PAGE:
Get It Poppin’: Would You Throw A Vagina Party for Your Friends?
I lead a lesson on female reproductive anatomy to a class of 9th grade girls the other day. As we stared against two dry erase sheets hung on the wall of the school library in between graphic novels and biographies, I asked the young women where they would like to begin, “Internal or external anatomy?” Of course they chose the “cow’s head” the reason being that it was a part of reproductive anatomy that they weren’t used to seeing and of more importantly because it looked so “complicated”.
Although I’ve had my reproductive organs for 33 years now, like many women there’s a fleeting unfamiliarity that can come with your feminine parts no matter how much masturbating, menstruating and baby making these organs may have been involved with. As I spoke to the girls in the class that day about how their cervix is supposed to resemble a “fleshy pink donut sort of like this” referring to my closed fist, it reminded me of a YourTango article I had come across a few weeks before entitled, “I Threw A Party To Find Out What My Friends’ Vaginas Looked Like”.
Now don’t go jumping to conclusions just yet. The post wasn’t some lesbi-honest account of some flower child’s journey down the brick road of sexual orientation before clicking her Birkenstocks to get back home nor was it a preview of a Bang Bros.-esque sorority sleepover scene in a film aptly titled “Pi Ate A Pu**y Part 2”. The piece actually centered on self-discovery, body image and a lesson that never gets old: Despite what any fashion runaway or Instagram model’s profile pic may say, our bodies are all beautiful in their own special way. The piece, written by blogger, Monica Bielanko and initially featured on her blog, The Girl Who talks about the totally honest conversations she and a few friends once had about their anatomy. The conversations compared the diversity of vaginas resembling everything from “rose petals to roast beef” and the insecurity that can come with achieving the perfect vulva. Bielanko recalls a time when the pressure to be beautiful down below even began to hinder her sex life:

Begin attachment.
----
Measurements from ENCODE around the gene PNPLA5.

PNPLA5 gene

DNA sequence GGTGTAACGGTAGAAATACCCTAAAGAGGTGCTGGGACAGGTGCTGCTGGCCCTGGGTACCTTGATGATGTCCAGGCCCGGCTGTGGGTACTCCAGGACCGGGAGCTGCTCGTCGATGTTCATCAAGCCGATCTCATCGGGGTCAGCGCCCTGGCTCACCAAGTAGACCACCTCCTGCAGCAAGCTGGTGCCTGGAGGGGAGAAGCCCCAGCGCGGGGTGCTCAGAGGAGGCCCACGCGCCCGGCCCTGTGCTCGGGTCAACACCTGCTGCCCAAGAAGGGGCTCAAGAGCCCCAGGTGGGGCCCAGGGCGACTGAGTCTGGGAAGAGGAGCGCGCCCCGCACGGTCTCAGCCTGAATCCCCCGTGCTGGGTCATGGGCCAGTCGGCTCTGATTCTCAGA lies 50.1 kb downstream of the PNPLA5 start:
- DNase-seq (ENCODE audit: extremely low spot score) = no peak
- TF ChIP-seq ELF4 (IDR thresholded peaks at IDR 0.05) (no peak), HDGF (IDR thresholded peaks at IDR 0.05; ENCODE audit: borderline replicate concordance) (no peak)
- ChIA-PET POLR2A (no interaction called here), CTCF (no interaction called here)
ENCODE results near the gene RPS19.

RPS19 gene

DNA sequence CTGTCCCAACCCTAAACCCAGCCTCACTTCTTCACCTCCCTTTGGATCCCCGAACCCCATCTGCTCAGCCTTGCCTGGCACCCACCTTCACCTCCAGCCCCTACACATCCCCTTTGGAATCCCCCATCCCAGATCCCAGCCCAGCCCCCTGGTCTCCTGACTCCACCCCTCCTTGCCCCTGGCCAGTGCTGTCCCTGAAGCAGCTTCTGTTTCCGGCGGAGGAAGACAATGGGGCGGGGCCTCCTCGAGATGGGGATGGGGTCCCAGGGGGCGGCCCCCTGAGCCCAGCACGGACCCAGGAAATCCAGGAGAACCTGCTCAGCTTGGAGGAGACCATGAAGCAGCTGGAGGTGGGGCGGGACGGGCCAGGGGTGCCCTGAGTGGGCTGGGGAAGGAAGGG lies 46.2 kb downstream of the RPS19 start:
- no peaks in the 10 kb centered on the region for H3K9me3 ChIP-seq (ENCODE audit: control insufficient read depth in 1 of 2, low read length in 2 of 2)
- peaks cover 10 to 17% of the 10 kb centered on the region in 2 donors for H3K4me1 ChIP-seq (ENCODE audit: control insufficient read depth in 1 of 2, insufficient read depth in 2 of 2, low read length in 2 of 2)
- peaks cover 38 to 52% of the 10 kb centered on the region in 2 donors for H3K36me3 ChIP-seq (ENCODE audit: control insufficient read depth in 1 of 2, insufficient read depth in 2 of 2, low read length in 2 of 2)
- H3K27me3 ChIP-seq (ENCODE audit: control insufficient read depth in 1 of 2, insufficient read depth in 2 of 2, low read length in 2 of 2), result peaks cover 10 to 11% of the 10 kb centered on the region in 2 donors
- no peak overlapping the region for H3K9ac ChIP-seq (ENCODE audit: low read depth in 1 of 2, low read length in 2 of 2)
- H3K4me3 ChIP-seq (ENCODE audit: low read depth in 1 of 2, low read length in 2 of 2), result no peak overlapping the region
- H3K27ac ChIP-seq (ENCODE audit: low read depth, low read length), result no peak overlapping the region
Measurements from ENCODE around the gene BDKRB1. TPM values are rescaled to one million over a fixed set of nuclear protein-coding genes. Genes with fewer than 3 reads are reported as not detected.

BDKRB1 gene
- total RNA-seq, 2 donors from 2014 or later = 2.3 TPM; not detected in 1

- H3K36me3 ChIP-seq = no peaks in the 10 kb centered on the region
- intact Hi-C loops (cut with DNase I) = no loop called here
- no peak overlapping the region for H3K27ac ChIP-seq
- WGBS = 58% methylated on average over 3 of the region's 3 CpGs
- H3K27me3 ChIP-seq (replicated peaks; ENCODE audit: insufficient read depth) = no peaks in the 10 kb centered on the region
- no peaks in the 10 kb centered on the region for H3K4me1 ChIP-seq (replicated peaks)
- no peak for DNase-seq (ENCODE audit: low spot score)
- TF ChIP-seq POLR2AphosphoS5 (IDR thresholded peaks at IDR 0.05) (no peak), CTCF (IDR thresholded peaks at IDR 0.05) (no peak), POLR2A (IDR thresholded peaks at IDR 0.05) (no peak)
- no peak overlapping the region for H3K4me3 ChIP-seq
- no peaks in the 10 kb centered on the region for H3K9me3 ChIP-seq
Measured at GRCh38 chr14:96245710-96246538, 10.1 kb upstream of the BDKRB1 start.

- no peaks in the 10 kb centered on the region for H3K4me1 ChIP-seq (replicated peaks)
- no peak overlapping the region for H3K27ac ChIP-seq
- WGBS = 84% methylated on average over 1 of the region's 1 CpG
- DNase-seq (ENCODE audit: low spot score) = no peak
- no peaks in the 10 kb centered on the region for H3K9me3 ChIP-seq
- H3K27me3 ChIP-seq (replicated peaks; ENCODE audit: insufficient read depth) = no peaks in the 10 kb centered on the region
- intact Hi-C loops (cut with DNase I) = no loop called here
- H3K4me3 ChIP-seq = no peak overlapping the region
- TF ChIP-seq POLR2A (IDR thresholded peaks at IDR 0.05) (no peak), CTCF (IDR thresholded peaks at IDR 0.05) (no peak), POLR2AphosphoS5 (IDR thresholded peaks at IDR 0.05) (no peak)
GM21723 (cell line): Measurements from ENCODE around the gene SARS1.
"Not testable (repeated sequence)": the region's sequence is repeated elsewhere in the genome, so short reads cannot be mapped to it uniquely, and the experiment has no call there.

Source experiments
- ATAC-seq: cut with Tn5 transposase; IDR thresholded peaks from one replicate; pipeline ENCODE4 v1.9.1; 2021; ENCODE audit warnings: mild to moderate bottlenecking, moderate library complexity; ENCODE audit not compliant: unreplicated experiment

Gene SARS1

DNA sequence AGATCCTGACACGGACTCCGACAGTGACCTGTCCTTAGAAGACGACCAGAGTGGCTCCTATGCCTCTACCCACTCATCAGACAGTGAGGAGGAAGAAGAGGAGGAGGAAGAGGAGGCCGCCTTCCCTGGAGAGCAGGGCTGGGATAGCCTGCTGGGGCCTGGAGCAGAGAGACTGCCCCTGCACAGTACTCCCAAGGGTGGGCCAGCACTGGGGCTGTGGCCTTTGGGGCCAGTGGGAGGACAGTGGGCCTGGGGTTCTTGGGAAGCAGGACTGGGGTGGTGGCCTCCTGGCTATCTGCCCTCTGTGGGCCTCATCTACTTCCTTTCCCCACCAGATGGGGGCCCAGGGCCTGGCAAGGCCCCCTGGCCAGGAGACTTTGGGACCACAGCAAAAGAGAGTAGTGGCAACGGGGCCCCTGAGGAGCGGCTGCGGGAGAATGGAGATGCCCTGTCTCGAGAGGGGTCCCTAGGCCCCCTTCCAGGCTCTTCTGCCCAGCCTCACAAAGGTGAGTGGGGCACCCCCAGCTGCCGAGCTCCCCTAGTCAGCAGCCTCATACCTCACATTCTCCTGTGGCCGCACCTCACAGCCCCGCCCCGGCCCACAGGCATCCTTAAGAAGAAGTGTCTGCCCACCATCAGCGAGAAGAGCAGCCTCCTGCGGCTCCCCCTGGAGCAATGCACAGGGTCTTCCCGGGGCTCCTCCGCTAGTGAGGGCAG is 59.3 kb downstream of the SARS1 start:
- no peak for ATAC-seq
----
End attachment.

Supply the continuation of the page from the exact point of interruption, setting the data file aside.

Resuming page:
“Thus began what I refer to as ‘The Roast Beef Years.’ Years I couldn’t orgasm from oral sex. Instead of losing myself in ecstasy I would imagine each valiant man who attempted as munching roast beef. Eventually, marijuana and liquor helped ease my insecurity and I achieved an oral orgasm.”
Years later liquor also helped break down some walls between her and a few close friends as they also revealed their own insecurities to the point where they ended up ditching a dinner party to get a closer peek at each other’s privates simple for the sake of education and empowerment. The girls took turns lifting up their skirts while comparing their anatomy to various menu items and deciding which ones males were attracted to the most.
As I learned in the high school library that day the pressure to have a “pretty kitty” starts young. As the girls filed into the library that day, excited because the “condom lady” had come to visit, the first thing they giggled about when seeing a picture of open thighs on the wall was, “Dang, her thing is fat. That’s how it should be right?” That comment was only followed by many more including the idea that “loose pu**y” comes from being promiscuous and my reality check of the fact that all vaginas are elastic and that’s a good thing. I mean in addition to accommodating penis sizes, vaginas are responsible for bringing whole human bodies in the world. They better have a little give to them.